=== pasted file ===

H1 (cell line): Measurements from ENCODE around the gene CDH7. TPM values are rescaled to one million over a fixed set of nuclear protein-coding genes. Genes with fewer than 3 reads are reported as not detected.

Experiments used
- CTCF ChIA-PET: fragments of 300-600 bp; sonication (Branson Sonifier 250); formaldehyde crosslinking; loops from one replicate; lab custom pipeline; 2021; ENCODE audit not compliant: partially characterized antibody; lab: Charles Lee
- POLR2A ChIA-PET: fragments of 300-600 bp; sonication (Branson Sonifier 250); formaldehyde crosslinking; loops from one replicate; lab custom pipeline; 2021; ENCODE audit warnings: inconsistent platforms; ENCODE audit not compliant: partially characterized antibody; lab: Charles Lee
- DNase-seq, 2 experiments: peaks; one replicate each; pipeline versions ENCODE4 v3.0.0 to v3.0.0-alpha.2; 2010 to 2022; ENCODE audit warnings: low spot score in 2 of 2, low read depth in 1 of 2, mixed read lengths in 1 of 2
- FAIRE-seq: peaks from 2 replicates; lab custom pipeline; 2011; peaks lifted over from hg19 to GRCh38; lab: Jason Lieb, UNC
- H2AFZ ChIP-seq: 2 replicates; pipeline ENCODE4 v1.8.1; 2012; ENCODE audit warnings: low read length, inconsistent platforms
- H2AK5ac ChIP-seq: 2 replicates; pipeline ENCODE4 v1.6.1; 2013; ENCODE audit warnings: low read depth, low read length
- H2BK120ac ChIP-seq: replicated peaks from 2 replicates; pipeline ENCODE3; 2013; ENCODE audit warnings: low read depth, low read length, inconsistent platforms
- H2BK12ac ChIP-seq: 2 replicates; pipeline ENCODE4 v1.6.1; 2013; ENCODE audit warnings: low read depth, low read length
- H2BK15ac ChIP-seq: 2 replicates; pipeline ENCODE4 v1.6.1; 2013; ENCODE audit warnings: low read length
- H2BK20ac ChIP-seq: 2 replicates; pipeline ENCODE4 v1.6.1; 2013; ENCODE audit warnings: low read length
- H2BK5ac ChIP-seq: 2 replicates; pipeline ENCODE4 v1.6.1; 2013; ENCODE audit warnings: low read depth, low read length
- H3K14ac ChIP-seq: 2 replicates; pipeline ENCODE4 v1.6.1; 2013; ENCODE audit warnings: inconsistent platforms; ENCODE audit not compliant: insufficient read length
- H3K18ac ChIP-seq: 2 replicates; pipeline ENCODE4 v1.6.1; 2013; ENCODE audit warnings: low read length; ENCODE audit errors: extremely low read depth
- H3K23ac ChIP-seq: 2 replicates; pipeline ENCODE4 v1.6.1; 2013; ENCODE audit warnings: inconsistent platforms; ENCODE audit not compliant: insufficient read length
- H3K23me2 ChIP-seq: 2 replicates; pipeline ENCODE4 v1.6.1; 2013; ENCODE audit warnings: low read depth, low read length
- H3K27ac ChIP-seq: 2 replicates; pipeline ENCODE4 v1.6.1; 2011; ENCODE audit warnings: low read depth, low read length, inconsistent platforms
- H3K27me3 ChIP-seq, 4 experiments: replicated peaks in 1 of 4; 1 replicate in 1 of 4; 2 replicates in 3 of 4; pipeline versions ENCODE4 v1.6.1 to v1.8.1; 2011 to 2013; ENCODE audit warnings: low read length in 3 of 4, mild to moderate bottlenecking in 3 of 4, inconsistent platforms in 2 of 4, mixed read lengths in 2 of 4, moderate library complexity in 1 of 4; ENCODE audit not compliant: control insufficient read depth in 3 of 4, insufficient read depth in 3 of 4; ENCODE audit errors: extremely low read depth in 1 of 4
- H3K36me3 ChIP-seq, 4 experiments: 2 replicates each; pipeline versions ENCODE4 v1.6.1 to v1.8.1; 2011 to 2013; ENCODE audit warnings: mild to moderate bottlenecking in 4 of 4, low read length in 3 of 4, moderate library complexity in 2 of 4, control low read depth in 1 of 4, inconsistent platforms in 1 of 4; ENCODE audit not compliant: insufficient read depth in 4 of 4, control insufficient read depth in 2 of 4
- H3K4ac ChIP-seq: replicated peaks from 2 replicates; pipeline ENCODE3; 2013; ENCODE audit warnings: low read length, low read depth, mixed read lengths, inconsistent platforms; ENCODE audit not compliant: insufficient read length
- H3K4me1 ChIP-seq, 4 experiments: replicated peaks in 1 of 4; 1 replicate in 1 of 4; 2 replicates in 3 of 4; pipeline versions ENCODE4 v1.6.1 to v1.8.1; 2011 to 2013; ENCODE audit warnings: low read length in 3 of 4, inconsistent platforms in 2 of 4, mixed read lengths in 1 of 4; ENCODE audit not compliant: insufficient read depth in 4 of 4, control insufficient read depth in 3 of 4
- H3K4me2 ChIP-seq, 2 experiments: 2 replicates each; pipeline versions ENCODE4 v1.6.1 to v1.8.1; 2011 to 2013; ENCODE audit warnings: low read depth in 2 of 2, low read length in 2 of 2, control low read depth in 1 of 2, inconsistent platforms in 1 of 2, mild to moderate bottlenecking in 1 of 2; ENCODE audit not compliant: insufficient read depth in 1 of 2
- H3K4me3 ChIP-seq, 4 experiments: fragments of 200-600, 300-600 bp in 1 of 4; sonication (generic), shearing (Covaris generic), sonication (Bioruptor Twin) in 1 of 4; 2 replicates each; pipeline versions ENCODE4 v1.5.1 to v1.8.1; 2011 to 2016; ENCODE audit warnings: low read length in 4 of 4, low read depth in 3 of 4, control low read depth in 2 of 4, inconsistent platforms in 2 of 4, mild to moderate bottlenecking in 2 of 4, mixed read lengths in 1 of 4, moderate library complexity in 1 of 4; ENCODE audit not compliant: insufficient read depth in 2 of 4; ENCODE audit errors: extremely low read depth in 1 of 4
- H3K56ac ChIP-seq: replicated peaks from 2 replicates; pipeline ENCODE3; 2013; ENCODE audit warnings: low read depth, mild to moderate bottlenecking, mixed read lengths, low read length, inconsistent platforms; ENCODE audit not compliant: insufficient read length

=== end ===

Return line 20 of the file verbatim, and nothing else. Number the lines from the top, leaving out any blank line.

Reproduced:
- H3K36me3 ChIP-seq, 4 experiments: 2 replicates each; pipeline versions ENCODE4 v1.6.1 to v1.8.1; 2011 to 2013; ENCODE audit warnings: mild to moderate bottlenecking in 4 of 4, low read length in 3 of 4, moderate library complexity in 2 of 4, control low read depth in 1 of 4, inconsistent platforms in 1 of 4; ENCODE audit not compliant: insufficient read depth in 4 of 4, control insufficient read depth in 2 of 4